The stretching. It’s necessary for helping you avoid or minimize injuries. And it becomes more necessary as you get older because — yes, as you get older, you get stiffer — but mainly it’s preventative: it takes a really long time to recover from injuries as you age.

Jumping rope. This is the primary way I remind my legs to stay strong for biking. This is also how I push my max heart rate to again, remind my heart and lungs why they have to stay strong. My rope workout isn’t particularly fancy, but I do something like a Tabata workout, alternating sprints with slower jumping and alternating one-legged jumping with two-legged jumping to keep it interesting. Maybe that sounds fancy.

And the biking part of it? Not really a key element. It’s too short and easy to count for much, but it does serve a little to remind my cycling muscles why they exist. Sometimes I’ll add a few miles around Prospect Park when I head home, sometimes loaded with groceries from the Park Slope Food Coop. The park includes a hill, but normally the cycling part of my morning routine is purely practical; it’s just commuting and, though better than nothing, I’m going too slowly for it to feel like exercise.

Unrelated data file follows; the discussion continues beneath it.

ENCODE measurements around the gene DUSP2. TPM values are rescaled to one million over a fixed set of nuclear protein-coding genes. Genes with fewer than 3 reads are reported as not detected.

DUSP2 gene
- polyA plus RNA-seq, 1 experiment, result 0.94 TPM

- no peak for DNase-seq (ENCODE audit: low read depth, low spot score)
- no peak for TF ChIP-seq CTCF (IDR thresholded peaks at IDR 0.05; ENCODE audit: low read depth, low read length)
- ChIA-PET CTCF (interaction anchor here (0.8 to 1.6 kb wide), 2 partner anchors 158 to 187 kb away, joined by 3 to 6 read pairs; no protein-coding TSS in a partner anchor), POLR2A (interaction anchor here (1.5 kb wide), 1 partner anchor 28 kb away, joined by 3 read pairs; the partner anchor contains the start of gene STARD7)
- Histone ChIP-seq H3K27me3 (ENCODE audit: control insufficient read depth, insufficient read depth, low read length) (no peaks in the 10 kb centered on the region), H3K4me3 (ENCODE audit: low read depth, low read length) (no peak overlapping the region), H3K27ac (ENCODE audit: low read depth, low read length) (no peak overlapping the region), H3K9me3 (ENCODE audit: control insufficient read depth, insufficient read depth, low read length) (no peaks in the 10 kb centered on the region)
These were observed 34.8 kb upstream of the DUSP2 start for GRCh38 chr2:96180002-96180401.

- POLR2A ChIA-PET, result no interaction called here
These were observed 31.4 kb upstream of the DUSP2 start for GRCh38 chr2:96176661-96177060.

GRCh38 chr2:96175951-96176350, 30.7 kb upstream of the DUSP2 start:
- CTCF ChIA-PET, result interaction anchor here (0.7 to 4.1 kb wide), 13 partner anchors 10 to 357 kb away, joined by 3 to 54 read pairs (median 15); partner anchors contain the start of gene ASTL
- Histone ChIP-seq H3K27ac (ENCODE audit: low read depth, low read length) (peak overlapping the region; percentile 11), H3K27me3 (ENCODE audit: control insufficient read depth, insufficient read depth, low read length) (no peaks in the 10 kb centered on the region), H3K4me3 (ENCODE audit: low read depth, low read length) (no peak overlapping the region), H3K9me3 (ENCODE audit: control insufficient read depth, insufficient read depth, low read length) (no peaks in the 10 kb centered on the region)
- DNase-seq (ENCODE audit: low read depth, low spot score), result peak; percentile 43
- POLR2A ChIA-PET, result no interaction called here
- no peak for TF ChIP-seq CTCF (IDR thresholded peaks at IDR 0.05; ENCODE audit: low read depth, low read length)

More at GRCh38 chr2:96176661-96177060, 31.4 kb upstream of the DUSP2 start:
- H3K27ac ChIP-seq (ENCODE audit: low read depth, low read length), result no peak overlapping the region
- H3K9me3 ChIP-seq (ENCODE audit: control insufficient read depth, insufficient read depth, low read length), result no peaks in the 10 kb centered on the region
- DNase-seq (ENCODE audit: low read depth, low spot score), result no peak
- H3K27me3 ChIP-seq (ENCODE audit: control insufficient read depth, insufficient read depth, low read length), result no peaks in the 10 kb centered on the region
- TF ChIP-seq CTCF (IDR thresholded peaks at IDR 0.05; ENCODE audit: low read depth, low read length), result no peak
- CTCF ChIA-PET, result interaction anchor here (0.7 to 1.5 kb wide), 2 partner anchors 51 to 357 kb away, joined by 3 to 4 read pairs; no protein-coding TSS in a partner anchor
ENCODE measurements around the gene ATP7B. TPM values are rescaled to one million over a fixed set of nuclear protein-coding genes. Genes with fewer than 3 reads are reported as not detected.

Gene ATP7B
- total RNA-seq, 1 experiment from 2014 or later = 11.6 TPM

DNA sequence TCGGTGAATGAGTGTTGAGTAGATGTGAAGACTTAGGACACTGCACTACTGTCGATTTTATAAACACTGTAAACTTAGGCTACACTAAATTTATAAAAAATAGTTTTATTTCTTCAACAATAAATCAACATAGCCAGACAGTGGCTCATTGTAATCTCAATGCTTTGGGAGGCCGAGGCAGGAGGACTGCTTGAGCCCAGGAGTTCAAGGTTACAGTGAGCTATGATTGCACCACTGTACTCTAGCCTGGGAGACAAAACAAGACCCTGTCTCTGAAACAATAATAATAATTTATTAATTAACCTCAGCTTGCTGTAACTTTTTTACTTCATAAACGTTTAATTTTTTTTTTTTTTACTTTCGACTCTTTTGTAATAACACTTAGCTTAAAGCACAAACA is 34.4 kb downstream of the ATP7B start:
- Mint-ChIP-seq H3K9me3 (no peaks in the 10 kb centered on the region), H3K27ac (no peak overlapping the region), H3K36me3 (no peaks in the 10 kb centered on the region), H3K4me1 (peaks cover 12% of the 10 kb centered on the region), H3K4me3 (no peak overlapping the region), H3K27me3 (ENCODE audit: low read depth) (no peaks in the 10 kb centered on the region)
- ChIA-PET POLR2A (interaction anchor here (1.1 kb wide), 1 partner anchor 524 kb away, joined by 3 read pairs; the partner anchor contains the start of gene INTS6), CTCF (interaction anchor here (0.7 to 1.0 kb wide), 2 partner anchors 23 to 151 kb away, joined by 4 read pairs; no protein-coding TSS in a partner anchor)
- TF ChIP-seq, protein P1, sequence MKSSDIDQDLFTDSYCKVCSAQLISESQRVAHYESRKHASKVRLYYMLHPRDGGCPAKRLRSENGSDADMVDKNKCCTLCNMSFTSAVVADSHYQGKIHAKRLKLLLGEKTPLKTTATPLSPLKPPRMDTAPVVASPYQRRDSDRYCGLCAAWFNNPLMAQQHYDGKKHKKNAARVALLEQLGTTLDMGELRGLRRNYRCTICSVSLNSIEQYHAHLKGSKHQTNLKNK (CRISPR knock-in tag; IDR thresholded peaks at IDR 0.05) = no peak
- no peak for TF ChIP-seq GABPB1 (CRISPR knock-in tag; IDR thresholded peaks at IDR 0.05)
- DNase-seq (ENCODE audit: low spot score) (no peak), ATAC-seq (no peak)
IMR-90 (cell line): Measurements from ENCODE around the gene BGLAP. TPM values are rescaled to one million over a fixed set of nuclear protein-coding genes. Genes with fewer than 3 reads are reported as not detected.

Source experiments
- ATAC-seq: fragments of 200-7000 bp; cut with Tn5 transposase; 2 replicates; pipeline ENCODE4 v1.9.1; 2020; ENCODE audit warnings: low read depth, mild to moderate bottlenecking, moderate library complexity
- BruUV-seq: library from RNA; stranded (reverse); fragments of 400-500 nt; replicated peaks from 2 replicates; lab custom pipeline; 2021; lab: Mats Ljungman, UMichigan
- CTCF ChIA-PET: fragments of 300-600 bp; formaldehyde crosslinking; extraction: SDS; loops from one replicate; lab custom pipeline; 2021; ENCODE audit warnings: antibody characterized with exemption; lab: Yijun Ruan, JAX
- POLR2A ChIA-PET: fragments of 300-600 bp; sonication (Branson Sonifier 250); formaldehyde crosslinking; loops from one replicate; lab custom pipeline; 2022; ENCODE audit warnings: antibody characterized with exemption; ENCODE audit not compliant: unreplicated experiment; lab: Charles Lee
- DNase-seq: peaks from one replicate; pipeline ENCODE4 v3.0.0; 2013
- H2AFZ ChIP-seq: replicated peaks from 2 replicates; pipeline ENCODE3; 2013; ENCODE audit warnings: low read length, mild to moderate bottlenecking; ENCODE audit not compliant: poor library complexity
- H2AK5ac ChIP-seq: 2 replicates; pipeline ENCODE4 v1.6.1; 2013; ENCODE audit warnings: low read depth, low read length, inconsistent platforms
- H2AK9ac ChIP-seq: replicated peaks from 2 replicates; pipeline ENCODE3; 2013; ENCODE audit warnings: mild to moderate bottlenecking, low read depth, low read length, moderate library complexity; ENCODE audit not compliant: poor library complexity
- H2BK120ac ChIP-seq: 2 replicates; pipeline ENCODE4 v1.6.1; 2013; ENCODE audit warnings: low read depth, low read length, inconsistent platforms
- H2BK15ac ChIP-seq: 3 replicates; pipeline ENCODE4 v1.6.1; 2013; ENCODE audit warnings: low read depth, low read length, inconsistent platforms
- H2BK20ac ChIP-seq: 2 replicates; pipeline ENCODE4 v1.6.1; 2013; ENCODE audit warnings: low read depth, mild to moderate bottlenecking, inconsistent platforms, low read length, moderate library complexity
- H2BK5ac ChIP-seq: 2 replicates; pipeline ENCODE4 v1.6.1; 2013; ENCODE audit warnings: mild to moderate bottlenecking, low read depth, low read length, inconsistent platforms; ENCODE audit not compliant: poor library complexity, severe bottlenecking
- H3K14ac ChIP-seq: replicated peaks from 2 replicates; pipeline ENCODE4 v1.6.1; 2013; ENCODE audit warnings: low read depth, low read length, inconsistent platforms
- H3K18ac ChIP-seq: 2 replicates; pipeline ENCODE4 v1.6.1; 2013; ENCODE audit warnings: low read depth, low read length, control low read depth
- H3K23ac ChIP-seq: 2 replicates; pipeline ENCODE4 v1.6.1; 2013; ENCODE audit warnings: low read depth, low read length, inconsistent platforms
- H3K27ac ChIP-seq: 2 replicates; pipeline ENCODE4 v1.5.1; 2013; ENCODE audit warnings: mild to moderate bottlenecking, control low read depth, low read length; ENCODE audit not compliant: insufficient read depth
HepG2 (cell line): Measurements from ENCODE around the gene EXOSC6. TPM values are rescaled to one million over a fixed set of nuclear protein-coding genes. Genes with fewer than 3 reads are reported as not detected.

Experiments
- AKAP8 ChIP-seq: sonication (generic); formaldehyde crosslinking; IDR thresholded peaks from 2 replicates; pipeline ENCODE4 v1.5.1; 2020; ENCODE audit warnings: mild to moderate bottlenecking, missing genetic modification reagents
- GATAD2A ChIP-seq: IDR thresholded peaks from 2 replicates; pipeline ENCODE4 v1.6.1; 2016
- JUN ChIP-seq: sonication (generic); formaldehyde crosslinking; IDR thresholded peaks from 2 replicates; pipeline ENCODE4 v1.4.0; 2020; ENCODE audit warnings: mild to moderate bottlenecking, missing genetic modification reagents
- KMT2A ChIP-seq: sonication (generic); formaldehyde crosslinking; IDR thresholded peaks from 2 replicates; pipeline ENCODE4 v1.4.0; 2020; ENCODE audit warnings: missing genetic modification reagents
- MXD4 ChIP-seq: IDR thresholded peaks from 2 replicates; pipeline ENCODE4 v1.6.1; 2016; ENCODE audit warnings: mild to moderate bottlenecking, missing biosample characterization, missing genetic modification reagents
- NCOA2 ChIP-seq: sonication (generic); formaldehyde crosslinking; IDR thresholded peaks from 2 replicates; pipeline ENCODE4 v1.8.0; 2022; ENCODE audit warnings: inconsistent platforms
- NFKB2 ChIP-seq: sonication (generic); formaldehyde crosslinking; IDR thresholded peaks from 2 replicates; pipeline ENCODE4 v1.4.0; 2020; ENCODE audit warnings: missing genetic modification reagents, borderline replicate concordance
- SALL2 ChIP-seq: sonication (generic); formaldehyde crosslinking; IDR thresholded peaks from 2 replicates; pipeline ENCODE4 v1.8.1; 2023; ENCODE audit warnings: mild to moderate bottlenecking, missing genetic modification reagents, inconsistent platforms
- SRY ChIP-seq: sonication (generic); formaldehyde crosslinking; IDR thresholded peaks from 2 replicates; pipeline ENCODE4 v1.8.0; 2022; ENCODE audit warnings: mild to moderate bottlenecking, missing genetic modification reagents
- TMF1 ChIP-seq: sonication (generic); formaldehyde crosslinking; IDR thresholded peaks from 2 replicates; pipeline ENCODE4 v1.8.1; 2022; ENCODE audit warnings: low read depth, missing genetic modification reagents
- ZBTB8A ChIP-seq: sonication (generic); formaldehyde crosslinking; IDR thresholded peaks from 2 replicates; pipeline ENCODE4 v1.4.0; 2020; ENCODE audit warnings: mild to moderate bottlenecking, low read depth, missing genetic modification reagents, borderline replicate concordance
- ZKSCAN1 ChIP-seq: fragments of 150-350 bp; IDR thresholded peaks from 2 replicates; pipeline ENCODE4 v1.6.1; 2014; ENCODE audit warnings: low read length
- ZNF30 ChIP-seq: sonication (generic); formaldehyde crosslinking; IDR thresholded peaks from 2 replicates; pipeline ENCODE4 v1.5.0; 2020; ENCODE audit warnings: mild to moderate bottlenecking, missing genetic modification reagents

Have fun, stay healthy, stay in shape,
Robert
————
Robert Matson
New York City Recumbent Supply
The Innovation Works, Inc.
copyright 2012 Robert Matson

Wind chill, warm hands and telemagenta Speed Machines.

Reckless abandon
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wind
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chill

Let’s talk about wind chill.  When you ride a bike, you create wind and, on a cold day, that results in wind chill, which means immobile hands and numb feet.

It’s January.  You’re stir crazy.  It’s cold but the roads are clear and dry.  And you’re thoroughly jazzed about the new telemagenta HP Velotechnik Speed Machine you bought yourself for [insert your winter gift-giving holiday here] from New York City Recumbent Supply :-).

You put on your coat and hat and gloves and head out for an early morning ride to Nyack.  Eventually, the day’s high will be 25 degrees fahrenheit but it’s 15 deg. F when you hit the George Washington Bridge at 7am.  You warm your fingers in your arm pits, first the right hand in the left arm pit, then the left hand in the right pit.  At this point you’re still impressed with yourself; it’s amazing what you’ll do for a muffin.

Let’s pretend there’s no west wind, and no runners or walkers or slow cyclists weaving all over the place, so you’re making time, hitting 20 mph up the west side bikeway to the bridge.  With the chill and your early morning start, you’re feeling fast, and hardcore and, frankly, a tiny bit cold.  Well, no wonder.  That 15 deg. F temperature with a headwind of 20 mph results in a wind chill of -2 deg. F.